Weathering the Storm

 

Sometimes life can throw you a rain storm in the midst of a sunny day.

The month of January has been a challenging start to the year in terms of my finances. A curve ball with the amount of money dispersed in my check threw me completely off. By the fifteenth the money was replaced, but many other expenses came up and threw me off my January plan. Three learnings from this month are listed below.

Remember the goal

Despite the circumstances I should have not overspent the original budget, and should have replaced the emergency fund once the amount was given back. During this month I felt defeated and overwhelmed, and frustrated that child support has been nonexistent. An old habit of spending even though I didn’t have it occurred (impulsive spending). Now that I acknowledged I can be an impulsive spender, I decided to wait before I make purchases, other than food, greater than twenty dollars. Anything can wait a day, and if it can’t then it’s not needed. The twenty-four hours help clear my mind, and helps me to determine a want versus a need.

Write out a plan 

The old saying if you fail to plan you plan to fail is still alive and well. Luckily my every dollar app helps me to adjust where I need to be. A zero dollar based budget has been difficult but something I have been striving to achieve for the last two months. I’ve streamed line my accounts to one checking, and three savings accounts. One saving account is to help save for Christmas and birthdays. I no longer have a credit card, and will pay cash for all my expenses. The second savings account will help keep me focused. So far my fifty-two week savings challenge will help in ensure this fund is alive and well. My other savings account is for my insurance savings. I decided to pay the entire yearly rate instead of escrowing my bill monthly. Although this keeps my monthly mortgage down I still need to budget so the expense doesn’t sneak up on me. Not sure not having it escrowed was the best decision, but something to consider in the future.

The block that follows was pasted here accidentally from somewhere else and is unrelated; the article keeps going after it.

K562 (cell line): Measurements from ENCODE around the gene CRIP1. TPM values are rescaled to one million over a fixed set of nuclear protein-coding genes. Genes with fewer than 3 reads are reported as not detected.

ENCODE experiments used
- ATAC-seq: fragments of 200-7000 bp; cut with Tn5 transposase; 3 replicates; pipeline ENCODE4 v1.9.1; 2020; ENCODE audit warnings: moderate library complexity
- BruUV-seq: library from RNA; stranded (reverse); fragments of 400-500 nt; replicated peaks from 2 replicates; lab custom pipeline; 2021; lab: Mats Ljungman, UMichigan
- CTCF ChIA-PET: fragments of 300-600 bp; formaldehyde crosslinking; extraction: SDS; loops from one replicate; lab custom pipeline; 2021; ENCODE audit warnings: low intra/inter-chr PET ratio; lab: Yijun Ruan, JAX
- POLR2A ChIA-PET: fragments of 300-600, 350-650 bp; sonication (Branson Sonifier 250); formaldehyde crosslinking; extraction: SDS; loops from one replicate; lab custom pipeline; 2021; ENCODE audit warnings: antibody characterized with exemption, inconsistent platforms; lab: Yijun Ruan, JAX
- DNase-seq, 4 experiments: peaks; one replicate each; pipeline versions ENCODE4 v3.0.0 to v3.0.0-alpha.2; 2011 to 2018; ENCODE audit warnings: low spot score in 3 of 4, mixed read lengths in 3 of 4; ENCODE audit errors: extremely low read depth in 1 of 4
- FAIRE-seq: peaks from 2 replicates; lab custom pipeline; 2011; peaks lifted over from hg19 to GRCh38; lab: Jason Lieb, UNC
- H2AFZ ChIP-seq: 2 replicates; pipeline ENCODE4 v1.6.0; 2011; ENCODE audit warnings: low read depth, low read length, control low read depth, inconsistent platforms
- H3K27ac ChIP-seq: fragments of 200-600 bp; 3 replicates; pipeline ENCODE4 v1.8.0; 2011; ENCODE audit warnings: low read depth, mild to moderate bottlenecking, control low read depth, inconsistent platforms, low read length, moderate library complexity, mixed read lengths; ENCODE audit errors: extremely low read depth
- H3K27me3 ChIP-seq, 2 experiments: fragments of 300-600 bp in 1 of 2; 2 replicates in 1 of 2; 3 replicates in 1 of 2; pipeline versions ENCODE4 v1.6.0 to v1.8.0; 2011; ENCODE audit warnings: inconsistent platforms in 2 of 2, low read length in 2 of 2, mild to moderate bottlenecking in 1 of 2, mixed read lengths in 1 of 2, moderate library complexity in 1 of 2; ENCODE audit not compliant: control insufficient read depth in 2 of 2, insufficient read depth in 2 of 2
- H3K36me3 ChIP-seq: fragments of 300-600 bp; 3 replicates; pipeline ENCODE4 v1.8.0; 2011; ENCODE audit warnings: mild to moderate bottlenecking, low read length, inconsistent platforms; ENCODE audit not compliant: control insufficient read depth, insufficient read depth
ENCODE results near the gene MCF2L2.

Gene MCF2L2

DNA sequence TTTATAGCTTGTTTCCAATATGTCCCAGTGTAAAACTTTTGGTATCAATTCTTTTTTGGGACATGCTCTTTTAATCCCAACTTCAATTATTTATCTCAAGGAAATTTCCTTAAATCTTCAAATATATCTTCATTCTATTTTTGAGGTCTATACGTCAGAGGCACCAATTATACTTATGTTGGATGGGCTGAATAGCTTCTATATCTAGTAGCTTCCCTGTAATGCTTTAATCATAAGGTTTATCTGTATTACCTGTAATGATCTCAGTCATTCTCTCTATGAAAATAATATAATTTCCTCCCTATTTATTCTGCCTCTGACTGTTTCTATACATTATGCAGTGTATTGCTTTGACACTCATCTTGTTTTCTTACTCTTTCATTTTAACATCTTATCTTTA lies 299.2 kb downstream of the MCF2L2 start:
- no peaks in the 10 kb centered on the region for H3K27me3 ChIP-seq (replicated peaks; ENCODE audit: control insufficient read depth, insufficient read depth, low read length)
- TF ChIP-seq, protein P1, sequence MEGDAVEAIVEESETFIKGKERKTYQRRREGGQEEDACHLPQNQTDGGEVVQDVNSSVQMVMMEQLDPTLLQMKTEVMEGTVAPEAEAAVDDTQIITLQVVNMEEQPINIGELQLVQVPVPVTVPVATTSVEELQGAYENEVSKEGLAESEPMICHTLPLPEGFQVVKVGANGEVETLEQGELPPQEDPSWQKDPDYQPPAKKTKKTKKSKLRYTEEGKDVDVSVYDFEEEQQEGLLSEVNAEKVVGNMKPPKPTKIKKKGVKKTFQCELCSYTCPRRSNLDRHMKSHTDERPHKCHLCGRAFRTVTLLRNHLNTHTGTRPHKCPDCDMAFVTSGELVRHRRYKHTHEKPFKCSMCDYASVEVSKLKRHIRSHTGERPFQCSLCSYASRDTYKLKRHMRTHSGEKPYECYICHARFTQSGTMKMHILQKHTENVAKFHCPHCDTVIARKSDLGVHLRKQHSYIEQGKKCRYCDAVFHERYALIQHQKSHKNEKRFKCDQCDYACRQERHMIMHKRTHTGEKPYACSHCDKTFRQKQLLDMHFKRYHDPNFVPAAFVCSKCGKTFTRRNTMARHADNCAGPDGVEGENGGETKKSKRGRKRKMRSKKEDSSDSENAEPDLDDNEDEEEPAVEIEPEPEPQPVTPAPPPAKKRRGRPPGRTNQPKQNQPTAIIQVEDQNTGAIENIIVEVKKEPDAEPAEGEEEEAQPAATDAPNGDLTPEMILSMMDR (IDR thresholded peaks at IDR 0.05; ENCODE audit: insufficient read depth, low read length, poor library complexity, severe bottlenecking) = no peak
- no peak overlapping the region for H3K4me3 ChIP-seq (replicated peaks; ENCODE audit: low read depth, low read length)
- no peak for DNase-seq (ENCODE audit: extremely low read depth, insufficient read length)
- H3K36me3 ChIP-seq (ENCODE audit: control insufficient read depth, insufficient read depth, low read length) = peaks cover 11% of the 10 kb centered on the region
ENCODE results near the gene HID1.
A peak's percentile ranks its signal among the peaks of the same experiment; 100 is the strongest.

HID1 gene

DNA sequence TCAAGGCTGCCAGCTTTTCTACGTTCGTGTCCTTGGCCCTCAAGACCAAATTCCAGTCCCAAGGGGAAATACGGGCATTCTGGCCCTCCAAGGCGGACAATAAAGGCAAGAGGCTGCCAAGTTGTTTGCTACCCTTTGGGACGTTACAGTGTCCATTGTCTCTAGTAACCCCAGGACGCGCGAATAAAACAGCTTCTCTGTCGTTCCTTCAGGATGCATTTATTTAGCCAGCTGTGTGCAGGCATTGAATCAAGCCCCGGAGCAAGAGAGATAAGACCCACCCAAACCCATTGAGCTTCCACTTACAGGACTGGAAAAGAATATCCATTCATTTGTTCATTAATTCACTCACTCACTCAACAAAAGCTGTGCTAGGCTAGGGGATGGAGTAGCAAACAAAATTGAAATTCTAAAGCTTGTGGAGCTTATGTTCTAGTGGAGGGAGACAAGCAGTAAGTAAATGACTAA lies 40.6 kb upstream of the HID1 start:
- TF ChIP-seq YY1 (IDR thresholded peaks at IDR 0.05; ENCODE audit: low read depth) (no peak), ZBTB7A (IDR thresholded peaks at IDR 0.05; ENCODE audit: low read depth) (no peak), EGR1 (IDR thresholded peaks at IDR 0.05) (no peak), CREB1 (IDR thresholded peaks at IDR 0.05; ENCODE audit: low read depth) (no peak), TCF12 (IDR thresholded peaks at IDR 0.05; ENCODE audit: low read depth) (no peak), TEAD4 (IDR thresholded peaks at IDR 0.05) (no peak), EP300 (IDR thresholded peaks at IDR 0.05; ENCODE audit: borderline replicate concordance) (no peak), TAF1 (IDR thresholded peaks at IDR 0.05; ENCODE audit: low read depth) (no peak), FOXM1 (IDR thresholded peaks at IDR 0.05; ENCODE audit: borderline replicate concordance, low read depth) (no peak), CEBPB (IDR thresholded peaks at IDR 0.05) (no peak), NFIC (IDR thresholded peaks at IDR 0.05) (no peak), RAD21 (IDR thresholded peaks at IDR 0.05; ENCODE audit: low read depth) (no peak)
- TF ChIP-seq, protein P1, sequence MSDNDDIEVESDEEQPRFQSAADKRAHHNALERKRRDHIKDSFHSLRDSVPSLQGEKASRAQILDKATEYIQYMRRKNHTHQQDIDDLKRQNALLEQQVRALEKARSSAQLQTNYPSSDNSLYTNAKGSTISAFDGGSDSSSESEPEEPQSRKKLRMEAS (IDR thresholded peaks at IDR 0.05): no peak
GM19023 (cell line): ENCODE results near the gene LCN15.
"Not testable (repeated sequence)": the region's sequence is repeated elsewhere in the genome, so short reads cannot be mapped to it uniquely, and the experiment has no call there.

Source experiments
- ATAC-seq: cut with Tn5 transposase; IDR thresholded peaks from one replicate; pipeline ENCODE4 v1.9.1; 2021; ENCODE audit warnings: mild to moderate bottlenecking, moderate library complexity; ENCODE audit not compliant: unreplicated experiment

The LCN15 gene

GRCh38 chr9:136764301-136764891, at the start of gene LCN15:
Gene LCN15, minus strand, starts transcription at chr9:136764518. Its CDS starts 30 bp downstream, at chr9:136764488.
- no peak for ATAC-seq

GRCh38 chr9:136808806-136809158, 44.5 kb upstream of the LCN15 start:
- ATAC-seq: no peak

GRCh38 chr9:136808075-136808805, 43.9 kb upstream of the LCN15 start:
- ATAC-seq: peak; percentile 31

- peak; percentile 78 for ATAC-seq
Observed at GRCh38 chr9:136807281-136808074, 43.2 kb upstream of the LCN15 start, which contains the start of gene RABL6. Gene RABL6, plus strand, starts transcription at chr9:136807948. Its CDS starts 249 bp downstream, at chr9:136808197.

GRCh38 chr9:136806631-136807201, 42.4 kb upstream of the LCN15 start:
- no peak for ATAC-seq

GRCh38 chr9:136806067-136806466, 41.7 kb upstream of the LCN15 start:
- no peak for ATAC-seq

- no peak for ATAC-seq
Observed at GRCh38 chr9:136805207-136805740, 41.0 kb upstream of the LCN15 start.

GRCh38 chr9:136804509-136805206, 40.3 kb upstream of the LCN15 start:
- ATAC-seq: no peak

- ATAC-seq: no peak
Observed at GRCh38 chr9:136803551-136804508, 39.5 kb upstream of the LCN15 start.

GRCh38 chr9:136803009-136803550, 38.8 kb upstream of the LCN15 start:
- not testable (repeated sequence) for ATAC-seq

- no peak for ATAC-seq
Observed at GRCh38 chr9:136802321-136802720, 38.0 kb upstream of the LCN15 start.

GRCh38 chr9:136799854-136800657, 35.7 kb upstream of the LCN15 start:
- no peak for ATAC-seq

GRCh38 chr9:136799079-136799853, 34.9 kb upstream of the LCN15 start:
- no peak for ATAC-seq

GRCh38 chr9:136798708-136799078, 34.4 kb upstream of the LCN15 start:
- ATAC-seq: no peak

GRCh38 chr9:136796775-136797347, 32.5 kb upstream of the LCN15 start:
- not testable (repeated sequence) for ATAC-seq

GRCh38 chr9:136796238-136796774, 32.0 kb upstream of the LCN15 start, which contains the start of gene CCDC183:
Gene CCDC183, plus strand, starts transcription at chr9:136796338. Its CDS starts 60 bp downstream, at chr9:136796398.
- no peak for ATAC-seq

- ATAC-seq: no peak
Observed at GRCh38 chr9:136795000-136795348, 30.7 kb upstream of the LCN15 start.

Execute the plan

Once I identified I was off track, I went back to my budget and readjusted and now it was time to execute the plan. This means I needed to hold myself accountable and start saying no to invitations from friends to hang out. In addition, I needed to add a line item that gave me a little spending money because it helps me to not feel guilty when things come up. Nothing outrageous but a little pocket money to keep me motivated.

Keep takeaways

Grab an umbrella to weather the storms of life (i.e. Margin in the budget), an allow yourself some grace by putting on your rain boots to splash in the puddles of life.

6 Comments

  1. January 19, 2017 / 7:35 PM

    Love this post! I agree don’t let one curve ball or obstacle get you down. Remember your goals and set a plan. If you need an accountability partner let me know! You got this!

  2. Marilyn
    January 19, 2017 / 10:44 PM

    Great post! Saving for a rainy day, literally and figuratively-speaking, always pays off.

    • January 20, 2017 / 6:58 PM

      Thanks for the feedback on the post!!! You’re absolutely right saving for a raining day always pays off!!!

  3. Uchenna Jones
    January 22, 2017 / 6:33 AM

    Great post! I enjoy your lessons learned. I also wait 24-48 hours after paying bills to make purchases! This little change has curbed my desire to overspend!!

    • January 22, 2017 / 9:45 AM

      Yes this small shift will be huge!!! Thanks for your comment ❤️

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